MYTH NUMBER SEVEN: If Children were Born in the Marriage, It Can't be Annulled The truth is that the Catholic Church considers an openness to children to be a natural and essential part of sacramental marriage, but whether any children were actually born or not has no bearing on the possibility of an annulment. If children were born, it is important that both parents live up to their natural and legal obligations to their children. It is a myth, however, that a marriage can't be annulled if the marriage resulted in children.
MYTH NUMBER EIGHT: The Ex-Spouse Has to Agree to an Annulment Or It Can't Be Granted The truth is that both spouses have equal rights in an annulment proceeding, but that doesn't mean that the Respondent—the ex-spouse of the person who starts the annulment process—has to agree to an annulment. The truth is that the Tribunal judges can grant an annulment even if the ex-spouse is adamantly opposed to the idea of an annulment. It is a myth that both spouses have to agree to an annulment.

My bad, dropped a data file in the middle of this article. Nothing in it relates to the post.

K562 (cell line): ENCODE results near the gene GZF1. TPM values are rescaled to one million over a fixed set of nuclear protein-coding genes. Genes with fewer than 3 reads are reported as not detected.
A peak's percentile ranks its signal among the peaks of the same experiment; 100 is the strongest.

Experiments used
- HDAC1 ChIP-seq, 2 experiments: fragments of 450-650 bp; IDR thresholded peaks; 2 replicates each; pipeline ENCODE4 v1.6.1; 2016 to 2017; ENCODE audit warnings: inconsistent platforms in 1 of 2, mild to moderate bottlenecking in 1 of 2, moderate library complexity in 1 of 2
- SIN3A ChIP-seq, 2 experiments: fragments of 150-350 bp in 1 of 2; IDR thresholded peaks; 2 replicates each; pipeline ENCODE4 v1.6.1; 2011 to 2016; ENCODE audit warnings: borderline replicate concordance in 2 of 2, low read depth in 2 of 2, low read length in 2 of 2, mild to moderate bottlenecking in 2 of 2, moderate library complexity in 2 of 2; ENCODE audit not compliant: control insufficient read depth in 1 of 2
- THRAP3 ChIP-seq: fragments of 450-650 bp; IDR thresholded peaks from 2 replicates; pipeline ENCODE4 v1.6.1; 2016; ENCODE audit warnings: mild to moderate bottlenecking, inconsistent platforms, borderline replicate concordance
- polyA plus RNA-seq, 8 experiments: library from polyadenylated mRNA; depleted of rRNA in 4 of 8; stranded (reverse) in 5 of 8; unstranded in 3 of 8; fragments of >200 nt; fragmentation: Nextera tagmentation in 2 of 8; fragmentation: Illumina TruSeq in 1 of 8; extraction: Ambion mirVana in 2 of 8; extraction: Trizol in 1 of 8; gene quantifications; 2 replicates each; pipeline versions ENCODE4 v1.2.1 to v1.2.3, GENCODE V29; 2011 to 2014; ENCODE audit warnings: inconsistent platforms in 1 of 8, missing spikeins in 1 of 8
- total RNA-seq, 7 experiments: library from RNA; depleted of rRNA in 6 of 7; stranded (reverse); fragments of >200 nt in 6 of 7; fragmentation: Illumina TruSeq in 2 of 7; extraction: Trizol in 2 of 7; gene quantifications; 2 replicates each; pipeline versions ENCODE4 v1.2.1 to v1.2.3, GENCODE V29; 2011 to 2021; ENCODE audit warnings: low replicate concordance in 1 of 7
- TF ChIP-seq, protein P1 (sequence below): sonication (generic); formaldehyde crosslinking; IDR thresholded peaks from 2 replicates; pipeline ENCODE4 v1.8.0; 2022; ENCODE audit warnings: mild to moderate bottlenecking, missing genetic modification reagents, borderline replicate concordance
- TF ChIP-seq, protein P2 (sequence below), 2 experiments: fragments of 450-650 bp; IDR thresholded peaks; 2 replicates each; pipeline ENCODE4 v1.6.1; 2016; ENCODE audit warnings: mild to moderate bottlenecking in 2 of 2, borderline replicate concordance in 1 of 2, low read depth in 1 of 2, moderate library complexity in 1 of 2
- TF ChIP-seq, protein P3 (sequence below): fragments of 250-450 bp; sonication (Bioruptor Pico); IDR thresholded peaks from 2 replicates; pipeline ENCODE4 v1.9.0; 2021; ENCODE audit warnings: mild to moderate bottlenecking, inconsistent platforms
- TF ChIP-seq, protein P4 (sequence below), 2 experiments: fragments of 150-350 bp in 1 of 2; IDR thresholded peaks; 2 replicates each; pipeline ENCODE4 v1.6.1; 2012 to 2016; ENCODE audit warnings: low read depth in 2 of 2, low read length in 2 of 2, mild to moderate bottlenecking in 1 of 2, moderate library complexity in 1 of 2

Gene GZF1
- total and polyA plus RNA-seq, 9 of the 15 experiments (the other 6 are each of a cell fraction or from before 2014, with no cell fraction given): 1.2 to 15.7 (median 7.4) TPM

MYTH NUMBER NINE: An Annulment is Just "Catholic Divorce" The truth is that civil divorce and a church annulment are two vastly different things. A divorce is concerned with the legal realities of marriage only; an annulment is concerned with the religious and spiritual element—the sacrament of marriage. A divorce focuses on the end of a marriage; an annulment looks at the beginning, the very moment the couple said "I do." A divorce looks at marriage in civil law; an annulment looks at marriage from the perspective of the Gospel and of Church doctrine. It is a myth that an annulment is "Divorce, Catholic style."
MYTH NUMBER TEN: An Annulment Means The Marriage Never Took Place The truth is that an annulment can't erase history, and doesn't try to. An annulment in the Catholic Church deals only with the sacrament of marriage, and not the legal, historical, emotional truth of marriage. An annulment states that the sacrament was never present in the marriage, and not that the marriage never took place. It is a myth that an annulment means that the marriage never happened.